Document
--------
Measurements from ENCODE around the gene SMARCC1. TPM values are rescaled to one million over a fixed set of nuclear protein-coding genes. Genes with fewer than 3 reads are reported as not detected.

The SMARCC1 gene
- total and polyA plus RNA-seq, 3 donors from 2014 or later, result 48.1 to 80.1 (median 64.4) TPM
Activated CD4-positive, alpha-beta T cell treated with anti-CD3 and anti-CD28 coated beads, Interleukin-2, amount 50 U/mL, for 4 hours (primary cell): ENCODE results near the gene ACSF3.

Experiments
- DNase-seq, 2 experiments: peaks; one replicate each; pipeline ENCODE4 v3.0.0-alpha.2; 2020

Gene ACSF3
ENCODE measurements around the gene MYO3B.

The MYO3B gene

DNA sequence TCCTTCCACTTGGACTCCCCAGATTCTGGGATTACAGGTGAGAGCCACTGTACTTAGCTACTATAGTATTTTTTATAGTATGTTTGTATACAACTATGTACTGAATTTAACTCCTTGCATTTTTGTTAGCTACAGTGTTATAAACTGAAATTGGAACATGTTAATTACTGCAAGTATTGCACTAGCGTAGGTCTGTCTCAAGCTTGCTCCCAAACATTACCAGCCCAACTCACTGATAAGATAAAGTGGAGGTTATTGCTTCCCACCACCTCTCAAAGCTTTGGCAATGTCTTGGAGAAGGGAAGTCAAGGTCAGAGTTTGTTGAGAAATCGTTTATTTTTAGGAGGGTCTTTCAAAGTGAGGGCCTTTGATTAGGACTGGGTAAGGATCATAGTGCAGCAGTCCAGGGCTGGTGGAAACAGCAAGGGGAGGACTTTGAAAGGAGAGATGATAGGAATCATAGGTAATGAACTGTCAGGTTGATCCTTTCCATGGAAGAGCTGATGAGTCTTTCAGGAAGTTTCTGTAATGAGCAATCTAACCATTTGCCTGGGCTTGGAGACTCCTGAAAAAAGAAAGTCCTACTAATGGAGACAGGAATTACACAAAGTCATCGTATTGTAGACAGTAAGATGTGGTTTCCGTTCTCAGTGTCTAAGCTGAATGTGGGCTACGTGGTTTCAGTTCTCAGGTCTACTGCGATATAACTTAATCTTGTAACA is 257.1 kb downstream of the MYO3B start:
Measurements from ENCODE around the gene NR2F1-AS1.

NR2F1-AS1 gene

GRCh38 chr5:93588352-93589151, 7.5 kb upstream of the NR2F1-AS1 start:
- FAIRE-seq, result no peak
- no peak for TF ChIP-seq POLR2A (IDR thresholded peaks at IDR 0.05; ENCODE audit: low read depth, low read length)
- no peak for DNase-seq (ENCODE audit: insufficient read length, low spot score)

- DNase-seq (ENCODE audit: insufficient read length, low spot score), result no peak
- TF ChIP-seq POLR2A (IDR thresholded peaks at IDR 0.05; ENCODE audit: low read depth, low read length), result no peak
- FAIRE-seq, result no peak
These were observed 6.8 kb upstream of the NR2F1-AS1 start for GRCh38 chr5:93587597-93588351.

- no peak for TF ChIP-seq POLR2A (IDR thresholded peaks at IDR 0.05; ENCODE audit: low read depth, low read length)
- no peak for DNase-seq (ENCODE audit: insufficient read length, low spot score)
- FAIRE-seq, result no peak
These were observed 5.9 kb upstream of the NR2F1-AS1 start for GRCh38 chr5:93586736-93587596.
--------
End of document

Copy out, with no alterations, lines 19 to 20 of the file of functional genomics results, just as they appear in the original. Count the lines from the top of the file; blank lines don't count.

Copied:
- FAIRE-seq, result no peak
These were observed 6.8 kb upstream of the NR2F1-AS1 start for GRCh38 chr5:93587597-93588351.